As a young Turkish woman who hasn’t lived abroad yet, the scope of my writing is largely about living in Turkey. In my essays, I try to deal with this by perceiving Turkey as a foreign country and looking at it as if I was an outsider. This way, I’m trying to find the interesting aspects of Turkish society and culture for foreigners. As a native Turk, those aspects are interesting to me too, as they always provide an opportunity for reflection. Overall, being Turkish can be a fluctuating experience. Sometimes living in this society is very confusing for me as well, and at times it’s a lovely experience to call this unique land “my home”.
When I think about being a Turk, I first imagine being a tourist in Europe and that people’s curiosity there makes them want to learn about Turkish people. In that case, I’d probably define my people as warm and sentimental, whose emotions heavily influence their lives and who live for the moment. Living for the moment and not planning the future is something I often criticize in the bigger picture, but it’s a core part of what I feel makes us Turkish.
If I had to further describe Turkish people, I’d add another positive perspective. For me, the best characteristic of Turkish people is friendliness and one of the things Turks can do best is have a long chat even with someone they barely know. We, the Turks, hold our friends close to our heart and we are always ready to help them out. As a foreigner, you are lucky because you can enjoy exclusive Turkish hospitality at great lengths. On the streets, strangers will often try their best to communicate in order to help you find the place you are looking for. Random locals are always ready to chat more and learn further about your life as if you are friends. This might bug you after a while, as it does to me from time to time, but at the same time I’ve always found this friendliness to be a blessing.
It is said that Turks have an extremely giving nature. If we dig deeper, maybe this is caused by our need to satisfy others in general. Because, being a Turk myself, I know that getting praise from others is quite important to us. We are even taught by our families that if we are not getting our dose of daily praise, we are probably making a mistake somewhere. So I believe that we mostly feel obliged to make others happy. And if I were a yabancı, I would take advantage of this characteristic of Turkish people and enjoy the free tea and help I was offered by locals. In all honesty, who wouldn’t like some fresh Turkish tea?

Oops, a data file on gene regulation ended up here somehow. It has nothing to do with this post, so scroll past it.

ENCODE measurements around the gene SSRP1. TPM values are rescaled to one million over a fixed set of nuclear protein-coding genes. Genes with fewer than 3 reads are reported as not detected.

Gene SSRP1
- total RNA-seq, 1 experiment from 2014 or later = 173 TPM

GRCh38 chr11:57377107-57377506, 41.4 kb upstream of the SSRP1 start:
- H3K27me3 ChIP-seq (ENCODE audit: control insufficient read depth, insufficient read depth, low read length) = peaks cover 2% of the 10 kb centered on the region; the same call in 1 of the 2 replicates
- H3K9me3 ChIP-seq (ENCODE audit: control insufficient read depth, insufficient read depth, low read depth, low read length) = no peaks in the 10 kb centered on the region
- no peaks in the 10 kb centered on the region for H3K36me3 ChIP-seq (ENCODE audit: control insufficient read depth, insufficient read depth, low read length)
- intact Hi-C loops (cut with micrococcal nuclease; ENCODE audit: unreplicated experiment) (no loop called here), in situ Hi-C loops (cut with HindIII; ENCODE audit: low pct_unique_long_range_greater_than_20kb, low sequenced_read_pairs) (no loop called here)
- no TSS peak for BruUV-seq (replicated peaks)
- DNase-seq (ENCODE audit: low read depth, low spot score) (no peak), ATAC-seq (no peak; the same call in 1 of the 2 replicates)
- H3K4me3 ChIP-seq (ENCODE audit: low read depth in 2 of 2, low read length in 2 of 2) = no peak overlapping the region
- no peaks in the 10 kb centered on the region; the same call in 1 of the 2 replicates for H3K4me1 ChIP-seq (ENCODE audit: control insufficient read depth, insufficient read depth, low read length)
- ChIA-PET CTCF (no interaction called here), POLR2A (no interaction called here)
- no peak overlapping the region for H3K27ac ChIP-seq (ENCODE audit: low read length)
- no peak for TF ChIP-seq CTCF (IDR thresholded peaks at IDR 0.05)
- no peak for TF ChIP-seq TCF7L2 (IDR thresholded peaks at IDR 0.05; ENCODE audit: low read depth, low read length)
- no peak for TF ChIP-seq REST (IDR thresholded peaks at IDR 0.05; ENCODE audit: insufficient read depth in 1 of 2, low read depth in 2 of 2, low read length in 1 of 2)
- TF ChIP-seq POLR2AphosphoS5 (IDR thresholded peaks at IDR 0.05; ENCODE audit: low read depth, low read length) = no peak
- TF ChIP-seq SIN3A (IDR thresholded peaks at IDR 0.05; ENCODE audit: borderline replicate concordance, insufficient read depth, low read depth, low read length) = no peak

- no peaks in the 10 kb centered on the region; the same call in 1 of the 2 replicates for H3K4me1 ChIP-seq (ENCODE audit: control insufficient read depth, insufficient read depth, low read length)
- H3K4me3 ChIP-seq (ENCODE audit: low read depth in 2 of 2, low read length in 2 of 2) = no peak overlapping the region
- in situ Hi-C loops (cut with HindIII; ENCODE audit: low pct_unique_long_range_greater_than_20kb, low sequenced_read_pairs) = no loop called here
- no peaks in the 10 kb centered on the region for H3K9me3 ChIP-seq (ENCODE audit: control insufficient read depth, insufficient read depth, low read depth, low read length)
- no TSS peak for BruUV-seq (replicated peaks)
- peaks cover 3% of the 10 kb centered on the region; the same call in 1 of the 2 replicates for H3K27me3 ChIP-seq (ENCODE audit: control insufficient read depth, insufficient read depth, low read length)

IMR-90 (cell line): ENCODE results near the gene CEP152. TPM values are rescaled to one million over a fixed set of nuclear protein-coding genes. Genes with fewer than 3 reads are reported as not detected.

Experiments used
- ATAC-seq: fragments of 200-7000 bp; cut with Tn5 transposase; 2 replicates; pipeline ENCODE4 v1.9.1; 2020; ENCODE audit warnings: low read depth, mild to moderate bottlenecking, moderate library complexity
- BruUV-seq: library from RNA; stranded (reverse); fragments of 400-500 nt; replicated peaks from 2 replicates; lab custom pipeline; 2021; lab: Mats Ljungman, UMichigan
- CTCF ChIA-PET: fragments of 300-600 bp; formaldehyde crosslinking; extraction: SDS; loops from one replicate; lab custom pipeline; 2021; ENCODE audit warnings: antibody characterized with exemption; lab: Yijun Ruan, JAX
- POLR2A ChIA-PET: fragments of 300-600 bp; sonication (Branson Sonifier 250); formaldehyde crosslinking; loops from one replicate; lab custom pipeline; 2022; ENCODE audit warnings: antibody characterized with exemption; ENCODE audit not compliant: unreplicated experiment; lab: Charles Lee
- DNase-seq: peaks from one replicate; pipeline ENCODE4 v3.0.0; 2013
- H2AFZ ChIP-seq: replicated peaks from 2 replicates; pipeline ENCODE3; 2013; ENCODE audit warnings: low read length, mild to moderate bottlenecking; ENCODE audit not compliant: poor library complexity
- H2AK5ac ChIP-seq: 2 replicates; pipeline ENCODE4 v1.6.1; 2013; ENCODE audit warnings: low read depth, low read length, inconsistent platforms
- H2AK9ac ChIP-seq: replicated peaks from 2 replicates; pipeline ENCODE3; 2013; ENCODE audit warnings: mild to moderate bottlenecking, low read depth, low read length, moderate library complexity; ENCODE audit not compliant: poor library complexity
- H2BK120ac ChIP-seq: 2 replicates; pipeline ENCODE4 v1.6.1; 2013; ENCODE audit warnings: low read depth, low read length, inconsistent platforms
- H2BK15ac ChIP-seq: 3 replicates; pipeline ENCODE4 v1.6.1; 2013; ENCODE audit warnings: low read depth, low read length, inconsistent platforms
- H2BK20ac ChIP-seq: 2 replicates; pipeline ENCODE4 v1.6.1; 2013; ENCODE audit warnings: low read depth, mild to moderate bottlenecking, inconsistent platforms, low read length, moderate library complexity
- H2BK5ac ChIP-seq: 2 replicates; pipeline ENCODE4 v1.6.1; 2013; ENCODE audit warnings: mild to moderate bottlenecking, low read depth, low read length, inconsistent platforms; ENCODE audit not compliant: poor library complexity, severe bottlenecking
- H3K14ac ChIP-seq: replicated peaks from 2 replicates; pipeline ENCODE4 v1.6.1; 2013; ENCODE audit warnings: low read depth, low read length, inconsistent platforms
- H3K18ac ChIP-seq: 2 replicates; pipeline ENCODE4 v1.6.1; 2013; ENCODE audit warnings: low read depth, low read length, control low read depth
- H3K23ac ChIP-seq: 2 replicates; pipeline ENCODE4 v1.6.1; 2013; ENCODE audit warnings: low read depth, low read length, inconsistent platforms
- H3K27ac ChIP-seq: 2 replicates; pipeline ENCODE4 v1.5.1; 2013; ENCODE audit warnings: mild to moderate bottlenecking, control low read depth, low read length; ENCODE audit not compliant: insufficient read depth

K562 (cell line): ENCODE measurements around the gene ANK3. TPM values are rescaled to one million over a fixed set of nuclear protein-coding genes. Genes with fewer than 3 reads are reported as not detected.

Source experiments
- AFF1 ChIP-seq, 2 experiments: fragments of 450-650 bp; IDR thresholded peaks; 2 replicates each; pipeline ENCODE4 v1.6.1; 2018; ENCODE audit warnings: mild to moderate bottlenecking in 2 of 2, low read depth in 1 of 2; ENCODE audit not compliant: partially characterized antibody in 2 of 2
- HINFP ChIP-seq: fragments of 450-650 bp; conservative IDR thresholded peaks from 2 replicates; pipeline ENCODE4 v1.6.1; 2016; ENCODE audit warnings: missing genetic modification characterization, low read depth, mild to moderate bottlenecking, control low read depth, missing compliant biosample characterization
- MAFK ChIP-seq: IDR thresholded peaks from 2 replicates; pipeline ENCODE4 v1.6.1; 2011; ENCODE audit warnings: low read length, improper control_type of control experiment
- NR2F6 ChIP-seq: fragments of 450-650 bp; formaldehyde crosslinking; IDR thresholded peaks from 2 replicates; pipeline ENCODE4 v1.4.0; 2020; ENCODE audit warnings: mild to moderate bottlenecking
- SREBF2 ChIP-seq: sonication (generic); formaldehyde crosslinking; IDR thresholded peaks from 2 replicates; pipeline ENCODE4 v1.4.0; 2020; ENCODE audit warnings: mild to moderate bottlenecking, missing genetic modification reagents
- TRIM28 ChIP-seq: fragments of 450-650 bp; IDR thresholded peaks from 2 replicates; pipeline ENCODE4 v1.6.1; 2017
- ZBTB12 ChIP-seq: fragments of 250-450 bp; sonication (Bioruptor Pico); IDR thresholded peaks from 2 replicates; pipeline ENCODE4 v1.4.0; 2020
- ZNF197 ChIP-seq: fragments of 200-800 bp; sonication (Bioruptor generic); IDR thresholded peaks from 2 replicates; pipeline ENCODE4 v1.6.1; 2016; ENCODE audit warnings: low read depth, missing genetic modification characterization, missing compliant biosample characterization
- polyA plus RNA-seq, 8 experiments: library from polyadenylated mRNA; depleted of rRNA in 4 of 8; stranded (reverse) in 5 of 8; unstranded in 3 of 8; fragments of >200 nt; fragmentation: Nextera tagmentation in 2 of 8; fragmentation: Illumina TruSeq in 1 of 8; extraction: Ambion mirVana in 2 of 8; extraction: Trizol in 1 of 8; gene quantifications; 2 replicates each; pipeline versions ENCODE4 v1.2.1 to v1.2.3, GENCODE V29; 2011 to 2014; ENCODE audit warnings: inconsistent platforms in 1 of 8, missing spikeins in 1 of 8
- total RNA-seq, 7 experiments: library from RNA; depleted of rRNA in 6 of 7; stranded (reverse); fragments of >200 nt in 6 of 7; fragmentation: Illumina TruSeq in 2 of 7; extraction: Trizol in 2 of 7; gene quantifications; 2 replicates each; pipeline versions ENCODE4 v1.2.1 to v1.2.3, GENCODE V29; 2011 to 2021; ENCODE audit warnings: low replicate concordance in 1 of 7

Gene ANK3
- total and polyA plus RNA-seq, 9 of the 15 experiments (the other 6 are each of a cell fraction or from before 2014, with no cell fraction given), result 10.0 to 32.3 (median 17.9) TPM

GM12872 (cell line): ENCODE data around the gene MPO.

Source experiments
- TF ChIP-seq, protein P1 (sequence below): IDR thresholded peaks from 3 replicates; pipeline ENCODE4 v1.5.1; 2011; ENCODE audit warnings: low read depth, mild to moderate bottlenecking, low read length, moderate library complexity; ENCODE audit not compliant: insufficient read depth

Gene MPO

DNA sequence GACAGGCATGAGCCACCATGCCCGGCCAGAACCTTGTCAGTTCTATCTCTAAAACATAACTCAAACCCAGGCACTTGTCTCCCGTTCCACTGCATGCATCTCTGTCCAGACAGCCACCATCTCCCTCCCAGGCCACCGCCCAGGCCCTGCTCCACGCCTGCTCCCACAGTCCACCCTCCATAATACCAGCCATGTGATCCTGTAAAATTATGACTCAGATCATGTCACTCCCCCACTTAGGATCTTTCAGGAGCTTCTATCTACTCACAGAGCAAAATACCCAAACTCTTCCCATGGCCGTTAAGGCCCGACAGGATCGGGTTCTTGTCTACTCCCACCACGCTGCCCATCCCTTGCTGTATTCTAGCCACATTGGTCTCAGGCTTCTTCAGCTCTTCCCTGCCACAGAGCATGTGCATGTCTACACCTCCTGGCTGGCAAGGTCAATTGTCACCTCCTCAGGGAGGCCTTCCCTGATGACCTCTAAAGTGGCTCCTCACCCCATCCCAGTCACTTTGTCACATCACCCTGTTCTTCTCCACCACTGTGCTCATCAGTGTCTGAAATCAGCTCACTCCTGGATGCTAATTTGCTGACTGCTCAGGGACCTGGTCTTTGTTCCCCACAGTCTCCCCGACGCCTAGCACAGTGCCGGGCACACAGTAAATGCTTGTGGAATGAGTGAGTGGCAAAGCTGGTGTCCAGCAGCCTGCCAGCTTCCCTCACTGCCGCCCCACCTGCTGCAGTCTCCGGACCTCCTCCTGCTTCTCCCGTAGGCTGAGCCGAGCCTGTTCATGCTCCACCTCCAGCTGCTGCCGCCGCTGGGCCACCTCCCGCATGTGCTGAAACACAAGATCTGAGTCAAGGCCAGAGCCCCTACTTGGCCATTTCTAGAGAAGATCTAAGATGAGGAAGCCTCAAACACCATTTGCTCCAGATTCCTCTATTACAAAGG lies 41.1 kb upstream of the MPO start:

All that being said, Turks are very different from one another, despite how much it might seem like we share the same culture. Originally coming from different parts of the Ottoman Empire, we have different mindsets and perspectives. For instance as a Turk with a Balkans background, I define myself and my country as more close to Europe and I also feel a sense of belonging to Western cultures. On the other hand, a Turk coming from an Eastern part of the old Ottoman Empire might define Turkey as a Middle Eastern country and they might have a completely different self identity than I do. So every Turk has a different picture in their mind regarding their homeland. Therefore, there can often be a slight tension as a result of our different identities.
All in all, it’s hard to put this country and its people into strict categories. For that reason, whenever people on the internet ask me about the society I’m living in and whether Turkey belongs to the European continent or not, I find myself typing a long answer as I’m doing now. And I generally reply that being a Turk is a lovely experience, but it’s also not easy. You are always confused about who you are, much like a teenager struggling to find their identity.
Lastly, as a Turk, there are a few things I want to share with the foreigners of this city. Living here sometimes confuses everyone but we, Turks and yabangees, should complain less and start enjoying what this unique country offers: its kind and caring people, its delicious meals or even Galata Tower itself. These things I’m mentioning and our perspective on the country is what makes Turkey the country it is. I must also add specifically for yabangees that “seeing” the beauty of this country in its true sense is an opportunity exclusive to you as we, the Turks, have a tendency to take our country for granted. That beauty might be some Turkish tea and simit offered by strangers, a deep chat on life with its taxi drivers or an amazing view of the Bosphorus. Ultimately, living in a foreign country is like opening a gift, it’s full of surprises. You might or might not find what you expected to find here.